Neonicotinoid pesticides pose severe threats to ecosystems worldwide, according to an update to the world’s most comprehensive scientific review of the ecological impacts of systemic pesticides released by IUCN's Task Force on Systemic Pesticides (TFSP) this week.

The second edition of the Worldwide Integrated Assessment of the Effects of Systemic Pesticides on Biodiversity and Ecosystems synthesises more than 500 studies since 2014, including some industry-sponsored studies. It was released by the TFSP, an international group of independent scientists convened by the International Union for Conservation of Nature.

The updated assessment confirms that neonics have major impacts and represent a worldwide threat to biodiversity, ecosystems and ecosystem services. The review also considered fipronil, a systemic pesticide used in Europe.

Neonics are toxic even at very low doses. They are water soluble and very persistent, i.e. do not readily degrade in soil, resulting in sustained and chronic exposure in terrestrial and aquatic environments. Extensive and routine application of neonics in agriculture is causing large-scale environmental contamination and a significant threat to biodiversity.

Neonics, which are linked to the steep decline of bees, also have the potential to contaminate our food systems. A closely related systemic pesticide, fipronil, is currently at the center of a growing food safety scandal in Europe after high levels of the toxic insecticide were detected in egg products sold in 15 EU states, plus Switzerland and Hong Kong. Millions of eggs have been recalled from shops and warehouses across Europe out of concerns that contaminated eggs pose a serious safety risk to consumers.

First introduced in the 1990s, neonics are now the most widely used insecticides in the world. Agricultural applications include seed treatments, soil treatments, foliar sprays and turf products. Neonics are also used in forestry, flea treatments for pets and domestic and commercial lawn-care products.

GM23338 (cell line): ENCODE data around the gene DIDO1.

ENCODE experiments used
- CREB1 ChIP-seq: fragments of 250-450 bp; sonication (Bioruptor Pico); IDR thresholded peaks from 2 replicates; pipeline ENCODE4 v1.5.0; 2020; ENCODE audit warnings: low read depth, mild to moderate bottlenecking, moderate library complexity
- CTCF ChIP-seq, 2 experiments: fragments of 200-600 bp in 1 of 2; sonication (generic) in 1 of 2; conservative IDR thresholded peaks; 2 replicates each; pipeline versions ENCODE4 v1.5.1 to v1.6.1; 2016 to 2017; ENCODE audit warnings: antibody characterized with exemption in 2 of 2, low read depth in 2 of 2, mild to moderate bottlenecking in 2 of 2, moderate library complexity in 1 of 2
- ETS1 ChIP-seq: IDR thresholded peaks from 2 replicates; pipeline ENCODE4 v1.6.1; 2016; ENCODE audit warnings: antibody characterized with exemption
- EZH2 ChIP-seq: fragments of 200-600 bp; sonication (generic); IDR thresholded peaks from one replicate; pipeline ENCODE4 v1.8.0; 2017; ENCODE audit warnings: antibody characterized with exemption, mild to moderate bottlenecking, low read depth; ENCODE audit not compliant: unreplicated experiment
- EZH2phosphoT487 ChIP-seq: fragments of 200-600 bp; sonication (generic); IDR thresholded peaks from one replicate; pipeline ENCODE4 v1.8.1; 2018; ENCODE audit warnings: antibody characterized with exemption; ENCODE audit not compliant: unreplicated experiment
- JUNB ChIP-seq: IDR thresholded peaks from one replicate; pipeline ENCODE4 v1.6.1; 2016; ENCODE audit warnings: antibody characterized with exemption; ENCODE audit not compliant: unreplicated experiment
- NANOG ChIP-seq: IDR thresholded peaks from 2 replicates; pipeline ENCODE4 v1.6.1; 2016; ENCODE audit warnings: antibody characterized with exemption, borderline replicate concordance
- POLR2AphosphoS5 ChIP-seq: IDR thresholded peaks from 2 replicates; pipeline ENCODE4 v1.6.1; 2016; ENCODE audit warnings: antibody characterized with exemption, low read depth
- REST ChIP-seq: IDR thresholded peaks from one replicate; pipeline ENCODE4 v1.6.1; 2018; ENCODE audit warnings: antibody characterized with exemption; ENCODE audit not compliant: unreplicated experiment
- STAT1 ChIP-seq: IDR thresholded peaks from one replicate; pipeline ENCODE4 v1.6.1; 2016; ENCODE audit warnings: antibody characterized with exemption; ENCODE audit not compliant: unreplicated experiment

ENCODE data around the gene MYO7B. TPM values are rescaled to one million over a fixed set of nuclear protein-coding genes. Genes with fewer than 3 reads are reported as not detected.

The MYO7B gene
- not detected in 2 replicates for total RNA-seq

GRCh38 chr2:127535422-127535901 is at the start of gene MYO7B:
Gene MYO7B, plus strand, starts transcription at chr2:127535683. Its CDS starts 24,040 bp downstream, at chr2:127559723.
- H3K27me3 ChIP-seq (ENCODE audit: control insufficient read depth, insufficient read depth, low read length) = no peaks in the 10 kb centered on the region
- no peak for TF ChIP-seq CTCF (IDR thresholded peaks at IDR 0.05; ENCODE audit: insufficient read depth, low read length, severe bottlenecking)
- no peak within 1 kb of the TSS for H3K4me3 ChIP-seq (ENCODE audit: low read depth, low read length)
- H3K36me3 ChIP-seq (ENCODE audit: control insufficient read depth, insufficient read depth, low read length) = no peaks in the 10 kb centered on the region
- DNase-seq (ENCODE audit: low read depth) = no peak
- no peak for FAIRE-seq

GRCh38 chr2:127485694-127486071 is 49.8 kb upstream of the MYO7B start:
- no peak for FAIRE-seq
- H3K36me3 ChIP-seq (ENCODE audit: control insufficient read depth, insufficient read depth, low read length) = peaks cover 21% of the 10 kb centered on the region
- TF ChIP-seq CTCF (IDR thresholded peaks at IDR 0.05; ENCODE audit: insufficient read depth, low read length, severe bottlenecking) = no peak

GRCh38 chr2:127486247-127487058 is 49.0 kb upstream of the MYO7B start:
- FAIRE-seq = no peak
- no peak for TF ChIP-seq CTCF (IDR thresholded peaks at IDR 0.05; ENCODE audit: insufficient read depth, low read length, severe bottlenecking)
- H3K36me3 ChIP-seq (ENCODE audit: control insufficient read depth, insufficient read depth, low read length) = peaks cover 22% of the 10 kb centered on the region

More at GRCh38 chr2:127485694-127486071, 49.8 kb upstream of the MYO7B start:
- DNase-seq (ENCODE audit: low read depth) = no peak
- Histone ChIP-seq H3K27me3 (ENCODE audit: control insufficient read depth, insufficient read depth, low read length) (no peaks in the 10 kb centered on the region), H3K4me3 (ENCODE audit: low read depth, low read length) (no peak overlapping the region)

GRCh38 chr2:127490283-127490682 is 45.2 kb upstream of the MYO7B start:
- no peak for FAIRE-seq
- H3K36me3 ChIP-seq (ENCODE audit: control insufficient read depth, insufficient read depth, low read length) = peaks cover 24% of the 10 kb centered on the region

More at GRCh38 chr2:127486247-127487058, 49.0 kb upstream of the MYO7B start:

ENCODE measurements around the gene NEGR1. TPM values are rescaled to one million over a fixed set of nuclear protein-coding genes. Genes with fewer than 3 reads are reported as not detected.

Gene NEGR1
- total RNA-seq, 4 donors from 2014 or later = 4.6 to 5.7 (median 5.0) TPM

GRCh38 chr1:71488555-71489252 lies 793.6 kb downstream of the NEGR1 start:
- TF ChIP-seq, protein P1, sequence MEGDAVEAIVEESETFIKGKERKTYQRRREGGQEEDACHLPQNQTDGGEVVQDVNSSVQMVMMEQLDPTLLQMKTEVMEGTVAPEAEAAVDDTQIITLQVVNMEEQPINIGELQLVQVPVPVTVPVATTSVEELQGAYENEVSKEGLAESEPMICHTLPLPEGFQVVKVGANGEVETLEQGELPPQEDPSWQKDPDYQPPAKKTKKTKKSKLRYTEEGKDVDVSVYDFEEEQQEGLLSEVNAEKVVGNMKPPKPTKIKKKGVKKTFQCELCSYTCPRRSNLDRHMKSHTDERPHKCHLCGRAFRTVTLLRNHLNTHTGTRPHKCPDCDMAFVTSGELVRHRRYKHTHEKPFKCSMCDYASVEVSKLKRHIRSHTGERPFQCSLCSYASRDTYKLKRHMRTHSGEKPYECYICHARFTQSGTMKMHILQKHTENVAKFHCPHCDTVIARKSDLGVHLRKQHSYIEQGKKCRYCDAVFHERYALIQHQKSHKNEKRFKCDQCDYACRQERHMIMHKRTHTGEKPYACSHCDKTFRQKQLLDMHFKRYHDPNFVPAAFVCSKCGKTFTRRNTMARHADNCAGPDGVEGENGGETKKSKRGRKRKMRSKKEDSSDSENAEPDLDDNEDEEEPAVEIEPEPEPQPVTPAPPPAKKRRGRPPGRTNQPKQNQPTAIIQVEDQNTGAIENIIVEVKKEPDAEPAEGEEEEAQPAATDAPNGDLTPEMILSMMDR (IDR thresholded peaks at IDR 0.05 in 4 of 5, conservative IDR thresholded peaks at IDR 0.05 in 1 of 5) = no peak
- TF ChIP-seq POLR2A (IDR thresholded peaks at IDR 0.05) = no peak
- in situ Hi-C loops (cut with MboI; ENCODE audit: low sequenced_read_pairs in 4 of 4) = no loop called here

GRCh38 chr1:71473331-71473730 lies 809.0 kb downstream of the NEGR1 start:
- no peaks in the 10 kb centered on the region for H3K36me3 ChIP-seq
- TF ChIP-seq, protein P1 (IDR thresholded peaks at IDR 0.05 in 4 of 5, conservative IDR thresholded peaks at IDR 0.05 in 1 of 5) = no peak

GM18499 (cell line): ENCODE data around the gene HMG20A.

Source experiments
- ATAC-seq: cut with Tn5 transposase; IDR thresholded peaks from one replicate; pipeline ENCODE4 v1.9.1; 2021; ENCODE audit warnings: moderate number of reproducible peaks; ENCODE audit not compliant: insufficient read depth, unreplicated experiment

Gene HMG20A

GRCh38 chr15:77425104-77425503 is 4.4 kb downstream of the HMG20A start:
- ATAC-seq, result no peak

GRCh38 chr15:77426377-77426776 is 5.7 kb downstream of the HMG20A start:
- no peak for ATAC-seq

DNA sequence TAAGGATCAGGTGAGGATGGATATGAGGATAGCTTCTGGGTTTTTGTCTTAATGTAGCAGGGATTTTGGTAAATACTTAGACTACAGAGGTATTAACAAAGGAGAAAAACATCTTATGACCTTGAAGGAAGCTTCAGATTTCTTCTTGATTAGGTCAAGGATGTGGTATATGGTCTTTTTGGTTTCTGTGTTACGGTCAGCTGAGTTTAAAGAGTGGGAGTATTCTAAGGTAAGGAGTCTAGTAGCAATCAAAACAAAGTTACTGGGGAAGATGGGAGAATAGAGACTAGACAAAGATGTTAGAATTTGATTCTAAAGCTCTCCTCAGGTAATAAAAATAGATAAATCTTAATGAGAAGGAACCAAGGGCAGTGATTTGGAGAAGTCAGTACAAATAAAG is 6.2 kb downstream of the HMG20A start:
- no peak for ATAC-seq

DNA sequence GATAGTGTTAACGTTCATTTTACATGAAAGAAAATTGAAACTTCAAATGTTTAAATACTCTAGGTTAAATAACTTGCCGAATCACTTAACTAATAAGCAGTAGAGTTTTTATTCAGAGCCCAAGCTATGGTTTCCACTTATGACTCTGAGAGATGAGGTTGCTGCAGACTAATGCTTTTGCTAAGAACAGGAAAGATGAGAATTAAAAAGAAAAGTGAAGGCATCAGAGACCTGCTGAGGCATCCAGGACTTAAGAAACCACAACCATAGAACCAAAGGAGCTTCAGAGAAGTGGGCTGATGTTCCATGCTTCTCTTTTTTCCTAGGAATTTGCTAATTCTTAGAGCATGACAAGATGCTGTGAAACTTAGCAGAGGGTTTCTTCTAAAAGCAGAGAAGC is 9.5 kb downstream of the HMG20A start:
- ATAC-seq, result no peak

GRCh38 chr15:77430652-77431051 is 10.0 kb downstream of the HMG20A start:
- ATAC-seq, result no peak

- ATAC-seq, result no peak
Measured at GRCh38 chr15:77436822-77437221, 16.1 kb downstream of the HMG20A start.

“Today’s findings reiterate the need to stop massive uses of systemic pesticides, including most urgently their prophylactic use in seed treatment,” said Jean-Marc Bonmatin, a research scientist at France’s Centre National de la Recherche Scientifique and TFSP vice-chair. “The use of these pesticides runs contrary to environmentally sustainable agricultural practices. It provides no real benefit to farmers, decreases soil quality, hurts biodiversity and contaminates water, air and food. There is no longer any reason to continue down this path of destruction.”

The report is composed of three papers reviewing new data on the mode of action, metabolism, toxicity and environmental contamination of neonicotinoids and fipronil; the lethal and sublethal effects of neonicotinoids and fipronil on organisms and their impacts on ecosystems; and the efficacy of neonicotinoids and fipronil in agriculture and alternative approaches to pest control.

“Only a tiny fraction of pesticide use serves its purpose to fight pests. Most simply contaminates the environment with extensive damage to non-target organisms,” said Faisal Moola, an adjunct professor of ecology at the University of Toronto.  

In 2013, the European Union imposed a moratorium on certain uses of imidacloprid, clothianidin and thiamethoxam on bee-attractive crops, and is now considering a proposal to extend this moratorium. France’s new biodiversity law includes a provision to ban all neonics starting in September 2018.

“Overall, the global experiment with neonics is emerging as a clear example of pest-control failure,” Bonmatin said. “Governments around the world must follow the lead of countries like France to ban neonics and move toward sustainable, integrated pest management models, without delay.”

The TFSP’s 2017 update will be published in a forthcoming edition of the scientific journal Environmental Science and Pollution Research.

See here for more information on the Task Force on Systemic Pesticides